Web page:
Hannah Witton (Courtesy of Hannah Witton)

Hannah Witton is a YouTuber who is used to discussing her body on camera. Her best-known videos are the Hormone Diaries, a series about her quest to find the right birth control method. But in February, she posted a video that, even for her, felt personal.

“I now have a stoma, which is basically part of my small intestine sticking out of my body and then a stoma bag on it, and I poo into a bag. So that’s me. That’s my new life,” Witton said, sitting in front of the camera.

Her tone was light in that moment, but the 20-minute video was emotionally and physically difficult to shoot. When she re-watches her video, Witton can see her body language and voice change when she talks about the worst of her illness, the first couple of weeks she spent in the hospital.

“Physically, filming was also challenging,” Witton said in a recent email to The Washington Post. “I had to get my boyfriend to carry my filming equipment downstairs before he left for work. I knew I wouldn’t be able to film in my usual set up because that would involve standing up. And I sat with a pillow behind me to support my back.”

YouTubers, from those with educational channels like Witton’s, to beauty YouTubers, to vloggers, build their audiences in part by sharing their lives on a predictable, frequent schedule. But illness has a way of interjecting in that process. When a life-or-death illness suddenly interrupts their work, they have a choice: Keep it private or incorporate this new part of their lives into their YouTube persona.

The juxtaposition can be stark.

A beauty YouTuber, Courtney Warner (a.k.a. Courtelizz1), interrupted her steady steam of makeup tutorials several months ago to tell her viewers that she had a brain tumor. The tumor was cancerous, and its location affected, among other things, her speech.

Warner still posts beauty videos, but they’re different now. She does wig reviews in addition to makeup tutorials. In some videos, she refrains from editing out the moments when her struggles with speech and memory are visible. And the beauty videos are also interspersed with vlogs that are unambiguously about cancer: “5 things you didn’t know about chemo“; “my weekly speech session!“; “I’m Not Feeling The Best | Vlogs: Chemo Day 5.

Last week, Simone Giertz, a popular YouTuber known for making comically bad robots, posted a video titled, “I have a brain tumor.”

A few weeks ago, Giertz’s slightly swollen eye, which she thought was just allergies, began to hurt. The pain led her to the doctors, the doctors to a brain scan, and the scan to the diagnosis. The tumor is likely noncancerous, but it is large: the size of a golf ball. Giertz said: “I don’t even like golf, but I do like my brain, a lot.”

“I’m going to have to have pretty extensive brain surgery,” Giertz told her audience. “And I’m probably going to be out for a while.”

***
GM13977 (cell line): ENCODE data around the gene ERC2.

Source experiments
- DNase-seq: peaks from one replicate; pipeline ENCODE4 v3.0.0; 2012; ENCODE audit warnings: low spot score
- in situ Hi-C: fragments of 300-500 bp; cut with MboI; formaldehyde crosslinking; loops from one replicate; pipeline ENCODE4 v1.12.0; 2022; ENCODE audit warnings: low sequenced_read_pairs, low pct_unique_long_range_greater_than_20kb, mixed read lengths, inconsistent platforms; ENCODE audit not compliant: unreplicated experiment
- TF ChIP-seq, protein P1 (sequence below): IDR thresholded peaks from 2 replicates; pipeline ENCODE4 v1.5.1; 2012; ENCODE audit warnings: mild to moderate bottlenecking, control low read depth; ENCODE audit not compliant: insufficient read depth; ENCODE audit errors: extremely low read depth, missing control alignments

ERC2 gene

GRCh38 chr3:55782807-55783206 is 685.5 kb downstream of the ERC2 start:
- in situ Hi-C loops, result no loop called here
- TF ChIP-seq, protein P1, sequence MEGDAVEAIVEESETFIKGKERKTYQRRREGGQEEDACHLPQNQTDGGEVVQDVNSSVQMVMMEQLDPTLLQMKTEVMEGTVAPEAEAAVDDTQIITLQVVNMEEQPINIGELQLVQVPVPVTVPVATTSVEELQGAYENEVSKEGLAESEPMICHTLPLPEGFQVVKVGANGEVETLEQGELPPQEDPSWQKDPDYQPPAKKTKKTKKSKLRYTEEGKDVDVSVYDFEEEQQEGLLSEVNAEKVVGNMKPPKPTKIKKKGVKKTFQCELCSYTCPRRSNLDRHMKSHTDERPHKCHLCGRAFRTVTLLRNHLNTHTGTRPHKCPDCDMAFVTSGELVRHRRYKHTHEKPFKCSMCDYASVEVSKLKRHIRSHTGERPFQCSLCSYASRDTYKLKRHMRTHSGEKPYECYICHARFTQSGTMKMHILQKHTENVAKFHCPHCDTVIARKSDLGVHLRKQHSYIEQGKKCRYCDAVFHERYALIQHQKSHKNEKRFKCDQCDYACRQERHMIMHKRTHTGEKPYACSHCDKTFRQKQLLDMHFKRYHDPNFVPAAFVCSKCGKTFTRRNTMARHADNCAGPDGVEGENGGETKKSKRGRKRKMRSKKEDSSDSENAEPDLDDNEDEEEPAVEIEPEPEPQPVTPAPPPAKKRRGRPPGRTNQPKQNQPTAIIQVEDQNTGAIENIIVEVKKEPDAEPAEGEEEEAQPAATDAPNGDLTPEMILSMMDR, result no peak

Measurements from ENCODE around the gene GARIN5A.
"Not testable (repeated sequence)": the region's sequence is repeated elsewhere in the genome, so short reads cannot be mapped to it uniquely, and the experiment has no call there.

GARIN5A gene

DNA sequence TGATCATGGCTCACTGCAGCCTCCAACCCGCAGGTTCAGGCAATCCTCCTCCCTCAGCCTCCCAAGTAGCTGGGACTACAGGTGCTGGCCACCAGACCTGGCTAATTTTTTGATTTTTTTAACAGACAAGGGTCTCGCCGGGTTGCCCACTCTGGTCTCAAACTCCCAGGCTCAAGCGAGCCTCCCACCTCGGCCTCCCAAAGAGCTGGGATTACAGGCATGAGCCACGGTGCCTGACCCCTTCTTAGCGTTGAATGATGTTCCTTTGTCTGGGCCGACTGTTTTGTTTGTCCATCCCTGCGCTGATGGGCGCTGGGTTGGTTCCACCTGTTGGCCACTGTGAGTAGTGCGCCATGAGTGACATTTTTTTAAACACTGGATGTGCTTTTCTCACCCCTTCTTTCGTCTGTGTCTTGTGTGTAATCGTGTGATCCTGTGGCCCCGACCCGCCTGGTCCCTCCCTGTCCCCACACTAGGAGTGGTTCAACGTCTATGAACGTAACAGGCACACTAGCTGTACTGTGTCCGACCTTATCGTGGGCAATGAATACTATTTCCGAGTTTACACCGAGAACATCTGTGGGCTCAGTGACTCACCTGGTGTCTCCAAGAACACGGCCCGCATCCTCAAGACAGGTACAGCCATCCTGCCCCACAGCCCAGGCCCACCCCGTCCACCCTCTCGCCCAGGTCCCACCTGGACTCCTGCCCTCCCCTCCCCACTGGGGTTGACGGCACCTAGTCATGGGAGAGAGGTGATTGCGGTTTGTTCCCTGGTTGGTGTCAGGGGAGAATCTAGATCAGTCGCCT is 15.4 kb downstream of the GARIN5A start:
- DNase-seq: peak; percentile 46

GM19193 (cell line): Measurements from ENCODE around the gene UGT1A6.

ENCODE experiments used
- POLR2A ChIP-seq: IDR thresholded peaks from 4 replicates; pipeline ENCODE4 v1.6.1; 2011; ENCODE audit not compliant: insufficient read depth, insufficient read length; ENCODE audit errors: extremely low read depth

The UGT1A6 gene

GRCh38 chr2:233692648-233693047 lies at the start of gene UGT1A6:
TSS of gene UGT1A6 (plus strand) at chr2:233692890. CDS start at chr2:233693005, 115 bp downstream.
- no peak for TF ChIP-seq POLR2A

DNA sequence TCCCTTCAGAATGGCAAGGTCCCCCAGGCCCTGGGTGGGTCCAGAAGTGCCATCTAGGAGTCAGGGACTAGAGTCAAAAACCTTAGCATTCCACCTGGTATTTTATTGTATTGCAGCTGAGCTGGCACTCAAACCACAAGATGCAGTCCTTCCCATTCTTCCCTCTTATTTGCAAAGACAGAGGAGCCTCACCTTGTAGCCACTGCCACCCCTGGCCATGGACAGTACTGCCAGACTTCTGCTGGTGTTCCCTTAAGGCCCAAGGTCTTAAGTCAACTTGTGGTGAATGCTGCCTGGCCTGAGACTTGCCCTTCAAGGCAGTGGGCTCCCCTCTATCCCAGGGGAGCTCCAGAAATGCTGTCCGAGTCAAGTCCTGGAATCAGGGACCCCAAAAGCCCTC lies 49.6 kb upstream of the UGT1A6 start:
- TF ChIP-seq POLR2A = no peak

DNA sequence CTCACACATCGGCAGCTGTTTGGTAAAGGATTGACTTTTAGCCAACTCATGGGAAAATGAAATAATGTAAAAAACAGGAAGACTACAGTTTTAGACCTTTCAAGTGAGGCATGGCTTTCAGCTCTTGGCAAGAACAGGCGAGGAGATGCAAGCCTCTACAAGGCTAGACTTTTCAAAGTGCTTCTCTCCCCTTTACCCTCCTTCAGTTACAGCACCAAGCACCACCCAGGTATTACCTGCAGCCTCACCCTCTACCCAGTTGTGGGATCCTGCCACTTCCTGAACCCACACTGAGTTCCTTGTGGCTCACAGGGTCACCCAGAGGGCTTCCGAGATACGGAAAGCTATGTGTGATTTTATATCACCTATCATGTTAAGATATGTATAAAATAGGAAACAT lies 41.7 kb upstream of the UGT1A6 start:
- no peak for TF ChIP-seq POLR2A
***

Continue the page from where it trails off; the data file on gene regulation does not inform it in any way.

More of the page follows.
Part accountability — I’ll be gone for a while, and here’s why — part testimony, these videos revealing illness pepper a YouTube landscape known for its youthful exuberance. Illness can take a beauty YouTuber’s hair, a vlogger’s energy to film. In Giertz’s case, she explains to her audience, the surgery she needs could leave her partially blind or paralyzed.

When Witton’s ulcerative colitis flared up again, putting her in the hospital for a month, she felt she had a choice about how, and what, to tell her nearly 500,000 subscribers.

“If I came back from a month hiatus saying I had a medical emergency and I don’t want to talk about it publicly then the majority of them would have been really respectful of that,” she emailed to The Post.

“Before the surgery, I had no desire to share anything, I wasn’t even looking at my phone. I managed 2 posts in 2 weeks just to let me people know I was in hospital. But soon as I was on the other side of surgery and wasn’t ill anymore I was all over social media sharing everything and it felt great,” Witton added. “I knew that I wanted to use my platform and my voice to bring visibility to people living with ostomies, especially young people.”

Her saga shows how permeable the boundaries can be between an Internet star and their audience. When Witton shared her sickness with her audience, she hoped to bring visibility to what she’d been through — become a public face, a source of advice, living proof that you can still be you while living with a stoma. But as she became those things, she also found that the Internet could help her.

Enter the Stoma Internet.

The Stoma Internet is filled with online personalities who, like Witton, live with a stoma. As Witton’s video spread, the Stoma Internet found her, and she started plunging into its rabbit holes. There were the YouTube channels, the Instagram accounts, the blogs. “There’s companies that do lingerie, special sports and swimwear, Etsy shops that do handmade covers for your stoma bag.” Witton wrote.

“It’s amazing hearing other people’s stories and experiences. Especially young women who are weeks/months/years down the line from where I am leaving comments about how normal and easy their lives are now and also giving me advice — it’s really encouraging and gives me a lot of hope.”

A how-to video for changing your stoma bag has nearly 2 million views on YouTube. Another Stoma YouTuber modeled swimsuits. Others show tips for making and choosing colorful bag covers.

But what if, unlike Witton, you’d prefer not to share the details of your illness with the world? Not all YouTubers have an audience who might be understanding of absence, respectful of privacy.

Witton acknowledged that this process is different for everyone. But for her, the choice was clear.

“Everyone copes differently with scary medical experiences but talking about what you’ve been through will always help. That can be through communities online or simply with your friends and family.”

More reading: 

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